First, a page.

Tuning Consistency:                                    N: number of nodes to replicate each item to;                      ...
Previous Experiences...quinta-feira, 24 de Junho de 2010   46
Eventually Consistent Systems                               Banks                               EAI Integrations          ...
Amazon Dynamo Lessons          (according to the paper)                 Data returned to Shopping Cart 24h profiling:      ...
NoSQL Java being used at                Cassandra: at Facebook, being introduced on                Twitter, persistent cac...
Is NoSQL better than SQL?                The NoSQL vs. SQL database debate is really about                ACID vs. BASE da...
Some interesting techniques...          (...which we could all be using...)quinta-feira, 24 de Junho de 2010              ...
Wikipedia image                                               Vector Clocks                           On each internal eve...
Wikipedia image                                    Merkle Tree / Hash Tree                                Used to verify /...
ACID and FAST          (Lowest Latency - read/write - hardest stuff)quinta-feira, 24 de Junho de 2010                     ...
Immediately Consistent Systems                                                               Data-grids:                  ...
Tools          (Most with source code to pick from)quinta-feira, 24 de Junho de 2010                56
NoSQL Taxonomy          by Steve Yen [PG]                key‐value‐cache: memcached, repcached, coherence, infinispan, eXtr...
Some related Solutions I find interesting...                Zookeeper                (use it, configuration, elasticity, gro...
Opportunities          (...to use these tools)quinta-feira, 24 de Junho de 2010   59
Some cases we could talk about...                               EAI Integrations                               (Should use...
Q&Aquinta-feira, 24 de Junho de 2010         61
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Distributed Programming and Data Consistency w/ Notes - June 2010 update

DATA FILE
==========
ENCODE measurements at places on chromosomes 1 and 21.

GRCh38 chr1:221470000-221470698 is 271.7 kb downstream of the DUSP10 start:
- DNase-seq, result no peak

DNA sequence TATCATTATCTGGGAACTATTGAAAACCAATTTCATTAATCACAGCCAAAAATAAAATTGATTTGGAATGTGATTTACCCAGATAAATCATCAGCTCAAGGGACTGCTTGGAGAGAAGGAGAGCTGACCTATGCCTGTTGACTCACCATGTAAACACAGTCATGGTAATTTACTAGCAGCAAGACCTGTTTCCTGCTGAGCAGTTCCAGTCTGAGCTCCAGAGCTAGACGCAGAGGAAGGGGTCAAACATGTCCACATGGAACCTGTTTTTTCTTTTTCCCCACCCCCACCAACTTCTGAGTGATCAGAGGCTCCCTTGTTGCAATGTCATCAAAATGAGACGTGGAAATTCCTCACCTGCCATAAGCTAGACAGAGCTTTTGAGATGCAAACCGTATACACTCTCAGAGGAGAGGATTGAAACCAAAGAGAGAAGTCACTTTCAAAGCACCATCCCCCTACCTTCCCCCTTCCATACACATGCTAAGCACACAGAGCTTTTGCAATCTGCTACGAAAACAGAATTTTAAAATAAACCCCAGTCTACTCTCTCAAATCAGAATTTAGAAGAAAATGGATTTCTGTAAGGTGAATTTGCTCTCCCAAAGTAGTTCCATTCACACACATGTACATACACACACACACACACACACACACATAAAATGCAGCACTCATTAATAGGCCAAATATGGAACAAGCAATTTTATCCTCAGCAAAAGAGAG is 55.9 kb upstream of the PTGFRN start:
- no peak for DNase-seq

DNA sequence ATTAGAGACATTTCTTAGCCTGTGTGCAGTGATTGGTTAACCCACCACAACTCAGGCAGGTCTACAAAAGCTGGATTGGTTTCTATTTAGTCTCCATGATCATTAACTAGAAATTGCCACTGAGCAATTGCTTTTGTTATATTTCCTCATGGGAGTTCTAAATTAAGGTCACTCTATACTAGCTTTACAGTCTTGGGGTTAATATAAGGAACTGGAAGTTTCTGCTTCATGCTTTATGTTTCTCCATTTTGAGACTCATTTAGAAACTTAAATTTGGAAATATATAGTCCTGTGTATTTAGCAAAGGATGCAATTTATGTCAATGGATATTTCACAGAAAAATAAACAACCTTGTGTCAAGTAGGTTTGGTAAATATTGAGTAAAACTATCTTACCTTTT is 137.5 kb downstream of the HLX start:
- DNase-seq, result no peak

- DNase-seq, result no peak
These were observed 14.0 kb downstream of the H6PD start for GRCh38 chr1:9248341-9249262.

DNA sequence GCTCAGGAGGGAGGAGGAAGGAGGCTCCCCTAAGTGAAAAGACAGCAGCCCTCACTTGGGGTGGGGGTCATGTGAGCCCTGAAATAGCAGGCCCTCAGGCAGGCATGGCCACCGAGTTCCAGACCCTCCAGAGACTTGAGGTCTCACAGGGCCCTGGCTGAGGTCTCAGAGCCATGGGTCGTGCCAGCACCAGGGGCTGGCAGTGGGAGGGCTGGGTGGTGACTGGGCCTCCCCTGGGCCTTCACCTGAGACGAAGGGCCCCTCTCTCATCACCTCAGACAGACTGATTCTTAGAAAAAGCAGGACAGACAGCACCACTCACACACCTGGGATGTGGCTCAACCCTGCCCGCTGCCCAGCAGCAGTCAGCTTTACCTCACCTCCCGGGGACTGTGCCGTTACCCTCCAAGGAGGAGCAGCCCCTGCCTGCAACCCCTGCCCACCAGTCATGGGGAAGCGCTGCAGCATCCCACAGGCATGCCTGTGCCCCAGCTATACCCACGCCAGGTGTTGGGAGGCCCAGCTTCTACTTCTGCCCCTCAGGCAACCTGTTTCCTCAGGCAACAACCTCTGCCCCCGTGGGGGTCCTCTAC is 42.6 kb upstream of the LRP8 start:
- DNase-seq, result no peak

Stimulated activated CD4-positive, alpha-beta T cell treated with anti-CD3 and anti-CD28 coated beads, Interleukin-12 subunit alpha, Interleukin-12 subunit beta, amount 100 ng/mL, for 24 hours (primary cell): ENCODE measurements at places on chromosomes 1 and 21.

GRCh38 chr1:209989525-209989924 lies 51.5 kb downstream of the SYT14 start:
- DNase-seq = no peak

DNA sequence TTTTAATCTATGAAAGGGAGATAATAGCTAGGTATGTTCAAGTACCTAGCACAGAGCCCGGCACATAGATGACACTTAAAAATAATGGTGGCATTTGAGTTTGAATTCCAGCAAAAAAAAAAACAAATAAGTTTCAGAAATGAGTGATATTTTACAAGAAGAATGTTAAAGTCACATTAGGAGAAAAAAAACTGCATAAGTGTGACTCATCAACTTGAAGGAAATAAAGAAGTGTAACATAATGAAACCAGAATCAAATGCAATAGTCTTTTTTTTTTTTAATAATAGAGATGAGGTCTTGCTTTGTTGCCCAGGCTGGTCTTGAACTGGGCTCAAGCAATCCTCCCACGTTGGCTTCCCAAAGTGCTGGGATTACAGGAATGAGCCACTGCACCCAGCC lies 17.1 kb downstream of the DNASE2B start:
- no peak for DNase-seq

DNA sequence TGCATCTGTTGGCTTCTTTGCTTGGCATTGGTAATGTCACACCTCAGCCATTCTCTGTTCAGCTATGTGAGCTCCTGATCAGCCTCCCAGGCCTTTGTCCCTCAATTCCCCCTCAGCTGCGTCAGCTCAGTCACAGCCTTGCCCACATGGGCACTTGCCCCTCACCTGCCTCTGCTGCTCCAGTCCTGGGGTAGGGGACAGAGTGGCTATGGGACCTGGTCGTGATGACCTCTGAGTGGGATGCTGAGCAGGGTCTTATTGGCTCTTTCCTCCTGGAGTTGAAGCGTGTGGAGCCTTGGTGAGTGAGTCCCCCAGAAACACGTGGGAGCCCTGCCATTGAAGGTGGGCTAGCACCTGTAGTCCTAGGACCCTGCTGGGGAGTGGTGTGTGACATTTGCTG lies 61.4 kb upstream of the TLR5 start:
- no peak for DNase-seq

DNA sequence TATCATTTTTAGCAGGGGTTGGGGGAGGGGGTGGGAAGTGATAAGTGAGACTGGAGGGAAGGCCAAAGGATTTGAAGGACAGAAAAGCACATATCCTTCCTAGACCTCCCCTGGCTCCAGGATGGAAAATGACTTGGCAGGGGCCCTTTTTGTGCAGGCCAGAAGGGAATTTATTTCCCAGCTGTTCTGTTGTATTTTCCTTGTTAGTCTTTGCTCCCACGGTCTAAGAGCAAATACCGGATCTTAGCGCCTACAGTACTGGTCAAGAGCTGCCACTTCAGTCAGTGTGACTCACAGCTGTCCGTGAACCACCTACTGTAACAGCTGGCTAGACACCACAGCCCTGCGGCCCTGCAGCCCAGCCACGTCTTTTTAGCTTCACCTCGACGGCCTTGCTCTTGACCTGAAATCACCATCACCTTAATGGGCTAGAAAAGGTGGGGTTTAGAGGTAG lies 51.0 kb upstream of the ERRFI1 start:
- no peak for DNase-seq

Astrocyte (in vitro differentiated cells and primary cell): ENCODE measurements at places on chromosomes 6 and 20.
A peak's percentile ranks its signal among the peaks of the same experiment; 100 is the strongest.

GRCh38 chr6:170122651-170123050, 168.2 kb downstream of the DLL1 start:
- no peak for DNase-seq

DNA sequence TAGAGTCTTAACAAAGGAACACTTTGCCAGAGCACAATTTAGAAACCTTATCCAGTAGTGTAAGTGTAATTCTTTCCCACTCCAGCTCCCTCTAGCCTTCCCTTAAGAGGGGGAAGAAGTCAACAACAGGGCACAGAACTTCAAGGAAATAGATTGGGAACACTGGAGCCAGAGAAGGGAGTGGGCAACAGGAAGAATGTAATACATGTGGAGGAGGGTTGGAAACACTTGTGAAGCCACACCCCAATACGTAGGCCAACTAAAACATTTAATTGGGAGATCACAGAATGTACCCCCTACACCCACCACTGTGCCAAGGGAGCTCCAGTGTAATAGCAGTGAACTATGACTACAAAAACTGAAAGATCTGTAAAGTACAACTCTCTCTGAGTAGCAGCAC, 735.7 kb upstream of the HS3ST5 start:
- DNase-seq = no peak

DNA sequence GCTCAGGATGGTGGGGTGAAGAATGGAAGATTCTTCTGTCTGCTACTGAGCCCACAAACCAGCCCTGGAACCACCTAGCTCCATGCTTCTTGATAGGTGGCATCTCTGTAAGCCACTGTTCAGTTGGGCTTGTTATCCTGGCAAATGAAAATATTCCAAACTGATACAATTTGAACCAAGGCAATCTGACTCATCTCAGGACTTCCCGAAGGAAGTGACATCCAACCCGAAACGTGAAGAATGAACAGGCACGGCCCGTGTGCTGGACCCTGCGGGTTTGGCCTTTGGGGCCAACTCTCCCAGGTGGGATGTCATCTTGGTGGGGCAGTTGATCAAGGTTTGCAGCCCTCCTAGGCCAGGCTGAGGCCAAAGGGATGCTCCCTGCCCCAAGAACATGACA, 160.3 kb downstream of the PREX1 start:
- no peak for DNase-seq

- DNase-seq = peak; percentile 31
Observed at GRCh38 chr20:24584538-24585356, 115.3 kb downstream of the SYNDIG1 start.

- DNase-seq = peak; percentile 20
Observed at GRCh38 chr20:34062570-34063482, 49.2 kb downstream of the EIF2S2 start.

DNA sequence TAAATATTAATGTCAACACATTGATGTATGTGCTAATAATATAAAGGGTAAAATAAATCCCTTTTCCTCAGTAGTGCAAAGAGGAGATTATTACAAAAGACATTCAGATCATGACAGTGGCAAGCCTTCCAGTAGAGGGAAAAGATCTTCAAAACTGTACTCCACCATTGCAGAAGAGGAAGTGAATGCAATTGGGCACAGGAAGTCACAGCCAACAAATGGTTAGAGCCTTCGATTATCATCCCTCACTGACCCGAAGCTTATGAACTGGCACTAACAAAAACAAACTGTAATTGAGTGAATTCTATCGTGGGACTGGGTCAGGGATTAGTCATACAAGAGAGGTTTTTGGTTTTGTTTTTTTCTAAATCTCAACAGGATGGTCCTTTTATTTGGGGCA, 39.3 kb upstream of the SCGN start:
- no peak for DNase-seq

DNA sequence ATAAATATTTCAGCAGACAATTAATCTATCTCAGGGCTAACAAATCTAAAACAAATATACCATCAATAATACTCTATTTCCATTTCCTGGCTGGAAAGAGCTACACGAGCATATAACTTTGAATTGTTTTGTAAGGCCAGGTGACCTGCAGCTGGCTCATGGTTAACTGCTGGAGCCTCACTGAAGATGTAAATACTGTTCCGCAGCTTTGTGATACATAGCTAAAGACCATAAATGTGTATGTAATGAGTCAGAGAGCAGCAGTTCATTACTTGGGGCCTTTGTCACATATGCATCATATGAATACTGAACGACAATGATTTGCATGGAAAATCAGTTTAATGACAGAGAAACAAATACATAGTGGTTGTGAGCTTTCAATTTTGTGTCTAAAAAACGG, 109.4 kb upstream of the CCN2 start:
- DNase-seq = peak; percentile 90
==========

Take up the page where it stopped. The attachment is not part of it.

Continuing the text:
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June 2010 update. Several URLs were then updated on the notes.

Presentation with NOTES.

Tuning Data Consistency to obtain efficient Distributed Computing solutions.

The solutions that the academic world and the new NoSQL trend is making available to the IT industry in general.

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Distributed Programming and Data Consistency w/ Notes - June 2010 update

  1. 1. Distributed Programming and Data Consistency by Paulo Gaspar @paulogaspar7 on Twitter This will be placed at: http://www.slideshare.net/paulogaspar7quinta-feira, 24 de Junho de 2010 1Twitter: @paulogaspar7 - http://twitter.com/paulogaspar7Blog: http://paulogaspar7.blogspot.com/
  2. 2. This presentation is about... Awareness about how most of us do some kind Distributed Computing these days Tuning Data Consistency for Fun and Profit Tools and sources of knowledge related to Distributed Computing Where to get some source code tooquinta-feira, 24 de Junho de 2010 2
  3. 3. Consistency Perceptionquinta-feira, 24 de Junho de 2010 3
  4. 4. What is Consistency?quinta-feira, 24 de Junho de 2010 4Our perception of consistency is related with what we know about the system and its state. That is how we figurewhat might fit...
  5. 5. What isn’t?quinta-feira, 24 de Junho de 2010 5...and what does not fit. Obviously a person will have a different degree of precision and tolerance than anautomated system.
  6. 6. Consistency across timequinta-feira, 24 de Junho de 2010 6Consistency also has a time axis, with state sequences that make sense...1 of 3=> Expected event sequence (3 slide animation which SlideShare won’t handle)
  7. 7. Consistency across timequinta-feira, 24 de Junho de 2010 72 of 3=> Expected event sequence (3 slide animation which SlideShare won’t handle)
  8. 8. Consistency across timequinta-feira, 24 de Junho de 2010 83 of 3=> Expected event sequence (3 slide animation which SlideShare won’t handle)
  9. 9. Inconsistency across timequinta-feira, 24 de Junho de 2010 9...and state sequences that do NOT make sense.1 of 3=> UNexpected event sequence (3 slide animation which SlideShare won’t handle)
  10. 10. Inconsistency across timequinta-feira, 24 de Junho de 2010 102 of 3=> UNexpected event sequence (3 slide animation which SlideShare won’t handle)
  11. 11. Inconsistency across timequinta-feira, 24 de Junho de 2010 113 of 3=> UNexpected event sequence (3 slide animation which SlideShare won’t handle)
  12. 12. Consistency is perception ...and time matters...quinta-feira, 24 de Junho de 2010 12Again, each (type of) observer will have a different degree of evaluation precision and tolerance to inconsistencies.
  13. 13. Cache Consistency (Low Latency - high read performance)quinta-feira, 24 de Junho de 2010 13